Sharing the Sharing Economy: Policy Design for Social Good
Date of Award
Doctor of Philosophy (PhD)
The sharing economy has transformed society and enabled unprecedented growth by private sector technology giants such as Google, Amazon, and Lyft. However, harnessing its power in the context of public and civic sector operations often requires new approaches due to different objectives and constraints. Unfortunately, despite the outsized importance of governmental and nonprofit organizations in promoting social good, they frequently lack the resources to innovatively take advantage of online platforms. This dissertation sheds light on how such organizations can implement policies which improve their efficiency and growth, with a particular focus on the utilization of crowdsourcing and platform-based markets. For most public and civic sector organizations, success crucially depends on the efficient use of every available resource, be it volunteer labor or scarce social goods. This dissertation begins by studying the optimal design of volunteer notification systems, which need to balance the benefits of reaching more volunteers with the costs of notification fatigue. It then turns to the question of allocating social goods in an efficient yet fair manner when recipients' needs realize sequentially. For both problems, online policies are presented that achieve constant-factor guarantees relative to benchmarks with knowledge about the future. These policies also demonstrate strong numerical performance, which complements their theoretical developments. In support of the aforementioned improvements in efficiency (which rely on centralized decision-making and are most effective when implemented at scale), the second half of this dissertation considers two decentralized approaches for generating growth: (i) leveraging word-of-mouth effects in social networks, and (ii) using a commitment lever known as "adoption" to improve the engagement and retention of volunteers. These approaches are particularly useful in public and civic sector contexts, where offering monetary incentives is often impractical. Studying the former approach relies on a tractable characterization of diffusion in random networks, while studying the latter requires the development of a model for repeated matching in a two-sided marketplace. This work is motivated in part by a collaboration with Food Rescue U.S. (FRUS), a leading online food recovery platform that uses volunteers to transport donated food. By combining data-driven insights from FRUS with rigorous modeling frameworks, this dissertation provides actionable recommendations which can improve the design of the FRUS platform while also providing guidance for a wide range of similar platforms.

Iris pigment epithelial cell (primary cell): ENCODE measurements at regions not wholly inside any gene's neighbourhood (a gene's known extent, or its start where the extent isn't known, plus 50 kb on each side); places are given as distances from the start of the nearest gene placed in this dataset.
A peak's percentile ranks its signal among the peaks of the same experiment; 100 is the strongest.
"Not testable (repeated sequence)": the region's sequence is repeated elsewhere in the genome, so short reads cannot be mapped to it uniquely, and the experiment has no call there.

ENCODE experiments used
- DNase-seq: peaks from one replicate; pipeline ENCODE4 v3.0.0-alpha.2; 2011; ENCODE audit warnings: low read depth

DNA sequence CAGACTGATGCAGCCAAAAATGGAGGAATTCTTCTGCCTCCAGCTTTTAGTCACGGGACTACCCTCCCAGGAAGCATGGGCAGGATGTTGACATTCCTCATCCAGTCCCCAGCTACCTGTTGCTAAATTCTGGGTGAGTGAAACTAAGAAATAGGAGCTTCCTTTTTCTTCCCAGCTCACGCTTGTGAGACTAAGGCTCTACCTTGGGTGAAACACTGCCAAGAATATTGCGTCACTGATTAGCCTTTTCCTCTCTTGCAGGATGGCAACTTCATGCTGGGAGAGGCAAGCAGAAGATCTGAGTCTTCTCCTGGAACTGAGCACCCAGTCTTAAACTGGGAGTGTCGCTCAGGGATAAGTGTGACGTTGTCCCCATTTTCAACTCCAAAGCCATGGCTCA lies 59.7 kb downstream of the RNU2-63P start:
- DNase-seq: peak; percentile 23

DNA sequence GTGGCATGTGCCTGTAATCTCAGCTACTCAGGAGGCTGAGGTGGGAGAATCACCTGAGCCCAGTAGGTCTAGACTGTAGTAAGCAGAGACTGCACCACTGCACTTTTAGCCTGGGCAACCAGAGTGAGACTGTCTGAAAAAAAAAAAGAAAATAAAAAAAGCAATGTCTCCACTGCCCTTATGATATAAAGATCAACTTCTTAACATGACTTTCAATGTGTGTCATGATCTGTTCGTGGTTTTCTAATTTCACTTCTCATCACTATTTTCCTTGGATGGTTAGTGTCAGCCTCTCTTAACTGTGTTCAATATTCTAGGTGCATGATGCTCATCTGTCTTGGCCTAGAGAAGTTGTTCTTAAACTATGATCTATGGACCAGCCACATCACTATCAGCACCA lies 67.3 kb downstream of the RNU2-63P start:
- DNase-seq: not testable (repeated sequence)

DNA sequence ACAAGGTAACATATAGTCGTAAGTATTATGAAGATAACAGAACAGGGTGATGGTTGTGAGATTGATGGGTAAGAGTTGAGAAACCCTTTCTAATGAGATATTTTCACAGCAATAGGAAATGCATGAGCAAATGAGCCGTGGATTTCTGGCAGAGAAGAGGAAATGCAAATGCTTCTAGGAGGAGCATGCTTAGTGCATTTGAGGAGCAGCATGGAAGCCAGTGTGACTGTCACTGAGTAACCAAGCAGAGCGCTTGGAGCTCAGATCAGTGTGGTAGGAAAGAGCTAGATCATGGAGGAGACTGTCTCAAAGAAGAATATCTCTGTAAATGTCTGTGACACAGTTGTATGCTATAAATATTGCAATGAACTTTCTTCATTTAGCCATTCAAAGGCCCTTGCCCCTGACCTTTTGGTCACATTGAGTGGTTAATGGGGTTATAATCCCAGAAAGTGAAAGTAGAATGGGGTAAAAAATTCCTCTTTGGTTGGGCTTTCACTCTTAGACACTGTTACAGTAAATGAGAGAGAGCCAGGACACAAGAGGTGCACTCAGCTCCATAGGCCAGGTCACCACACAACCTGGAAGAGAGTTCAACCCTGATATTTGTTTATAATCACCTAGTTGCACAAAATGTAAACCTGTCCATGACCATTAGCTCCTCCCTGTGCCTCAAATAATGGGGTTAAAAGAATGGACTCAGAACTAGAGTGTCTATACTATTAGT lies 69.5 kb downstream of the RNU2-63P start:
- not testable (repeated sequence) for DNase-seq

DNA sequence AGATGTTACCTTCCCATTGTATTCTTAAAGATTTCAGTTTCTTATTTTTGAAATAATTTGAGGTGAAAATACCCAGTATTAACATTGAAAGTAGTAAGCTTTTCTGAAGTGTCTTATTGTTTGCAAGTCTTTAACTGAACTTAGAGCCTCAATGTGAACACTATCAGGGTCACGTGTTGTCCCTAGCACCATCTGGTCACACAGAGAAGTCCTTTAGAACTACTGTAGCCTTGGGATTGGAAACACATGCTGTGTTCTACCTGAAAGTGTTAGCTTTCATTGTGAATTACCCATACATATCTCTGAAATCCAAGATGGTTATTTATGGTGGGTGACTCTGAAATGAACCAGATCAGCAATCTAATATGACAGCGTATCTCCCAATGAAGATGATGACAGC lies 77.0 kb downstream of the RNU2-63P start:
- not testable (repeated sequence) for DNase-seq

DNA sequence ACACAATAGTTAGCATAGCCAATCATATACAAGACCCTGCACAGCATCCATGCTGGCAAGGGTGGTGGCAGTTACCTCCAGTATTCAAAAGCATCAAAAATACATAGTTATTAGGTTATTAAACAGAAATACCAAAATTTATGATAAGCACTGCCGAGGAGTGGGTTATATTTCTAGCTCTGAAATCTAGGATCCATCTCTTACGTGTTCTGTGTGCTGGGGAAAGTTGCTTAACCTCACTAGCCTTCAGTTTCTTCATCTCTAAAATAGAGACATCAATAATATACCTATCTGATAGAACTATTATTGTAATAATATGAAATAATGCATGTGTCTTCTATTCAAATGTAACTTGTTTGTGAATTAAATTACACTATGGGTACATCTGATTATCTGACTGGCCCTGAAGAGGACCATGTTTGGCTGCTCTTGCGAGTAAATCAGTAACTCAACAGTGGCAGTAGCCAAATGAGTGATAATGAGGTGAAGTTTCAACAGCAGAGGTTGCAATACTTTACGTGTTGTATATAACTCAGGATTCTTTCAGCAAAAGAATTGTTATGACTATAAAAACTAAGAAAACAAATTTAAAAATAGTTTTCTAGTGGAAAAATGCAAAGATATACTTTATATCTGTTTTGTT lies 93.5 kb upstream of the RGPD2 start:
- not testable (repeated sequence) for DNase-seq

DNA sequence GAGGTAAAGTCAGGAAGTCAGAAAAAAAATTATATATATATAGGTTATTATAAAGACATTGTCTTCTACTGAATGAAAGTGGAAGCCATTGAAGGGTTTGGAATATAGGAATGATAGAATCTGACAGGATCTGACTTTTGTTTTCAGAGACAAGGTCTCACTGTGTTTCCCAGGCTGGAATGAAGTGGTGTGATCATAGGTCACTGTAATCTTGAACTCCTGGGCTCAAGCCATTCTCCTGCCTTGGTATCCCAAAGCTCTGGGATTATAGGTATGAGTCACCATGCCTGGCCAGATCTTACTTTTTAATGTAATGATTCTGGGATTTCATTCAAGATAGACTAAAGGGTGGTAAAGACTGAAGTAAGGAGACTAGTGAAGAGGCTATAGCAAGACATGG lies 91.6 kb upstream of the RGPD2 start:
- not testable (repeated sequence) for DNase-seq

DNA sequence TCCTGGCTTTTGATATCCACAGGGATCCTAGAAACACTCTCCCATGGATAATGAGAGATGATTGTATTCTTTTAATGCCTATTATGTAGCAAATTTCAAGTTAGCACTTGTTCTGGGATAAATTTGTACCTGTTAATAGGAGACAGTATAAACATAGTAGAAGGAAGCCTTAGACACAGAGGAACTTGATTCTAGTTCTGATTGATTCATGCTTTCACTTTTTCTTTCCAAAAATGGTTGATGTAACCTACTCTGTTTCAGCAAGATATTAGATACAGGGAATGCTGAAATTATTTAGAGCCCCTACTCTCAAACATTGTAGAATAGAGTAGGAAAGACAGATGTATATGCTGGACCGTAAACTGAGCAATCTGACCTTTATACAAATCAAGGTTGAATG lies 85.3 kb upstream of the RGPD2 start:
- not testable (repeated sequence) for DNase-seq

Rodilitz, Scott, "Sharing the Sharing Economy: Policy Design for Social Good" (2021). Yale Graduate School of Arts and Sciences Dissertations. 214.